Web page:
Here is the Kubernetes dashboard for the cluster:
I’ve updated my Kubernetes cluster so that the Raspberry Pis are now isolated from the rest of my home network and all the components are running off an Anker 10 port USB Charging Hub. This included the following additions:
- D-Link 8-port Un-managed Gigabit Ethernet Switch (Runs on 5V)
- USB to Type N Barrel 5V DC Power Cable – USB A to 5.5mm DC (To power the D-Link switch)
- Mikrotik RB941-2nD-TC hAP Lite (A Router/AP that is powered by USB)
This should make the whole setup somewhat more portable.
The addition of the 10 port USB charging hub allowed me to eliminate nine AC adapters and two power strips.
I’m thinking about purchasing a cheap carrying case with a foam insert so I can cart the whole thing around.
Patience is a virtue! Finally there are released versions of Kubernetes, Docker, and Weave that actually work together on the Raspberry Pi!
Then there were issues with the network stack. I tried Weave as recommended by Alex, but that didn’t work, so I switched to Flannel. I was then able to get the markdown to HTML converter example running. However, when I went to try setting up a dashboard I couldn’t get that to run because of issues with Flannel. Maybe I’ll try Calico next?
As for the hardware, I’ve added three more Pi’s to make a seven node cluster (one master and six workers).
I’ll have to spend some more time searching google and reading the K8s documentation to figure this one out.
To do so I’ve built a small Kubernetes Cluster using four Raspberry Pi 3 B+s (see below). Eventually, I would like to expand it to seven Raspberry Pis.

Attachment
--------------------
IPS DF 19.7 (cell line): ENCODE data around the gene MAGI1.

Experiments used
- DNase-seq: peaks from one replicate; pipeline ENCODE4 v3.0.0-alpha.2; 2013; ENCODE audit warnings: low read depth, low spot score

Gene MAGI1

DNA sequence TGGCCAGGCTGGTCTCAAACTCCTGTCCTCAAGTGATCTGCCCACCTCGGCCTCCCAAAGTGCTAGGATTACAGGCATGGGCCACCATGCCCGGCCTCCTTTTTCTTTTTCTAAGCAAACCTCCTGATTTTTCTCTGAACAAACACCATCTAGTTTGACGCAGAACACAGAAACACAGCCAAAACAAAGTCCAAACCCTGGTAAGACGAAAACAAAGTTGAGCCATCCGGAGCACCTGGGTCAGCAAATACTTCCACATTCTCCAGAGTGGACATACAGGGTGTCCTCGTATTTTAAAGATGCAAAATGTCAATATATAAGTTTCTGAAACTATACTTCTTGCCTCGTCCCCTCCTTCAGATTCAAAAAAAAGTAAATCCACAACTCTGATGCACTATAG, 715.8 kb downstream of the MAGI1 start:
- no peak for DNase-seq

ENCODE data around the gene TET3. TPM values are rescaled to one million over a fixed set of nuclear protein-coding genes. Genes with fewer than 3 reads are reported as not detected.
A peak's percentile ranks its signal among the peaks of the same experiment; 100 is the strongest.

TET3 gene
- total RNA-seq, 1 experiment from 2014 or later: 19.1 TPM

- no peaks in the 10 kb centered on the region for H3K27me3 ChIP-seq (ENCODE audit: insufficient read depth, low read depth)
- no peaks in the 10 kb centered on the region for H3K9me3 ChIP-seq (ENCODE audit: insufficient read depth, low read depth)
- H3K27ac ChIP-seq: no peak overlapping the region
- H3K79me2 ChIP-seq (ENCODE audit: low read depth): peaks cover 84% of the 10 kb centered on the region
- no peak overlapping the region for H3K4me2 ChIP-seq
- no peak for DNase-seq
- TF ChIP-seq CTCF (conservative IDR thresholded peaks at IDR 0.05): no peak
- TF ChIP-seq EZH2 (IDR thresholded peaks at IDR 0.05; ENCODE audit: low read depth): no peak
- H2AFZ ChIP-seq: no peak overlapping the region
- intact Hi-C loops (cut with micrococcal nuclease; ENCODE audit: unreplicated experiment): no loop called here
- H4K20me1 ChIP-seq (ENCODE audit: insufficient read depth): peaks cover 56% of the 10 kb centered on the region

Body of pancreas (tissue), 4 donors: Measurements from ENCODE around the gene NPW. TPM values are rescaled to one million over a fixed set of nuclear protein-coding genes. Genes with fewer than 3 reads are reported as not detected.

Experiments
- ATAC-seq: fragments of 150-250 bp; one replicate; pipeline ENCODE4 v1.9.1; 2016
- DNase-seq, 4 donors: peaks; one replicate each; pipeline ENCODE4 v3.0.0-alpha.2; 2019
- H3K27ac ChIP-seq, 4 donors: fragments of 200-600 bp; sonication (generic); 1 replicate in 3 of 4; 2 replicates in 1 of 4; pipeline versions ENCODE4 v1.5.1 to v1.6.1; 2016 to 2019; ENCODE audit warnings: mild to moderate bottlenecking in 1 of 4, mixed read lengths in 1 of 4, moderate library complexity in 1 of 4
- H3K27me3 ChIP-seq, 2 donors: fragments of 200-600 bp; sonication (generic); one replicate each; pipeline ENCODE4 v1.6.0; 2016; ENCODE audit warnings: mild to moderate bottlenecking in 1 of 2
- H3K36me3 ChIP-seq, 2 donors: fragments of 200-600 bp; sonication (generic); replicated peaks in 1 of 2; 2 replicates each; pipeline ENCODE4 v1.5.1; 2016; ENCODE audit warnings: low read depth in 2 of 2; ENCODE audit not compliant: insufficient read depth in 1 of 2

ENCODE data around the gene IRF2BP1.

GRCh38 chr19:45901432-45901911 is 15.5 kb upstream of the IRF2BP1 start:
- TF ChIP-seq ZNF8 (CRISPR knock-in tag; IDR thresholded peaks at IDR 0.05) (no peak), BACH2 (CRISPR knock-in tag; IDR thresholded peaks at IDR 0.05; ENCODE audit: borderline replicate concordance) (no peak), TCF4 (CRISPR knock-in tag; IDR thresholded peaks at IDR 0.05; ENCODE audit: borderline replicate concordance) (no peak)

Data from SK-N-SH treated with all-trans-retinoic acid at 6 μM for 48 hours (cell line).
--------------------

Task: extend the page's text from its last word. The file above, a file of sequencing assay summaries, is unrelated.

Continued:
I’ve been following the instructions created by Alex Ellis.
So far I have the cluster up and running. Now it’s time to do some more reading!
All of my NTP servers are finally up and running! (For real!)
I had been having issues with the Sparkfun Trimble GPS Module and I finally contacted Sparkfun. They responded quickly and knew exactly what the issue was.
Turns out, the width of the pulse on the Pulse-per-second output of the Trimble is too short for the Raspberry Pi 2 to detect.
Sparkfun provided step by step instructions on how to download Trimble’s GPS Configuration software, connect the module to my computer, and reprogram the pulse width. Thank you Sparkfun!
So now I can finally be collecting statistics on all five modules. I’d like to get a least a week of data before beginning comparisons.
Stay tuned for more!
Well I have all five GPS modules connected and powered on!
Sorry, No status on the NTP Servers this week. I’ve been at my friend’s place participating in the 2016 American Radio Relay League (ARRL) Field Day.
What is Field Day?